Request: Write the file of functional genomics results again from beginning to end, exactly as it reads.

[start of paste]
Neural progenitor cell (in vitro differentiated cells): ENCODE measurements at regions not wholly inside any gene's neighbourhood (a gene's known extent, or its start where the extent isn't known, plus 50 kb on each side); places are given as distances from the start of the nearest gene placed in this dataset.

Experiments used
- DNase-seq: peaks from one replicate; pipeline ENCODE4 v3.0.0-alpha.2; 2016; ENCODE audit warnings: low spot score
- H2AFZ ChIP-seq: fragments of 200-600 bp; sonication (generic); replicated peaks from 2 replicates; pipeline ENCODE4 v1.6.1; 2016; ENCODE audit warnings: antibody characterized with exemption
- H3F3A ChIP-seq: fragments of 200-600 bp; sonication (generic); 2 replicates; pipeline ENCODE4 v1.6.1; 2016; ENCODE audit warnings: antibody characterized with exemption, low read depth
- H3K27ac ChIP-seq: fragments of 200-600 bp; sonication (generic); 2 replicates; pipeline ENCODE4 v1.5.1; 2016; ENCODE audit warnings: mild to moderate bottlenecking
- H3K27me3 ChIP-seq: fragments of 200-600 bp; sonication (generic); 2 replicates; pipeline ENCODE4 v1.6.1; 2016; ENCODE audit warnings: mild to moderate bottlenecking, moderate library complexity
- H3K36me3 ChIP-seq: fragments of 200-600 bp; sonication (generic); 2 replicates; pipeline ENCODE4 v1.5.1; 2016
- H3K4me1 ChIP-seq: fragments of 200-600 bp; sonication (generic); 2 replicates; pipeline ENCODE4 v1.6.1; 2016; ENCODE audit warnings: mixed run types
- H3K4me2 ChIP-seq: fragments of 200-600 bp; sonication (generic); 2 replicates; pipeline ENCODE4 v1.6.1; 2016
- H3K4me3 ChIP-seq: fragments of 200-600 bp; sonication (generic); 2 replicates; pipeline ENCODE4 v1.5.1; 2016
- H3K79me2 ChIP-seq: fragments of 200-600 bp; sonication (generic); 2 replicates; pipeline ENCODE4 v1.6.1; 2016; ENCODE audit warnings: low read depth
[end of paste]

Neural progenitor cell (in vitro differentiated cells): ENCODE measurements at regions not wholly inside any gene's neighbourhood (a gene's known extent, or its start where the extent isn't known, plus 50 kb on each side); places are given as distances from the start of the nearest gene placed in this dataset.

Experiments used
- DNase-seq: peaks from one replicate; pipeline ENCODE4 v3.0.0-alpha.2; 2016; ENCODE audit warnings: low spot score
- H2AFZ ChIP-seq: fragments of 200-600 bp; sonication (generic); replicated peaks from 2 replicates; pipeline ENCODE4 v1.6.1; 2016; ENCODE audit warnings: antibody characterized with exemption
- H3F3A ChIP-seq: fragments of 200-600 bp; sonication (generic); 2 replicates; pipeline ENCODE4 v1.6.1; 2016; ENCODE audit warnings: antibody characterized with exemption, low read depth
- H3K27ac ChIP-seq: fragments of 200-600 bp; sonication (generic); 2 replicates; pipeline ENCODE4 v1.5.1; 2016; ENCODE audit warnings: mild to moderate bottlenecking
- H3K27me3 ChIP-seq: fragments of 200-600 bp; sonication (generic); 2 replicates; pipeline ENCODE4 v1.6.1; 2016; ENCODE audit warnings: mild to moderate bottlenecking, moderate library complexity
- H3K36me3 ChIP-seq: fragments of 200-600 bp; sonication (generic); 2 replicates; pipeline ENCODE4 v1.5.1; 2016
- H3K4me1 ChIP-seq: fragments of 200-600 bp; sonication (generic); 2 replicates; pipeline ENCODE4 v1.6.1; 2016; ENCODE audit warnings: mixed run types
- H3K4me2 ChIP-seq: fragments of 200-600 bp; sonication (generic); 2 replicates; pipeline ENCODE4 v1.6.1; 2016
- H3K4me3 ChIP-seq: fragments of 200-600 bp; sonication (generic); 2 replicates; pipeline ENCODE4 v1.5.1; 2016
- H3K79me2 ChIP-seq: fragments of 200-600 bp; sonication (generic); 2 replicates; pipeline ENCODE4 v1.6.1; 2016; ENCODE audit warnings: low read depth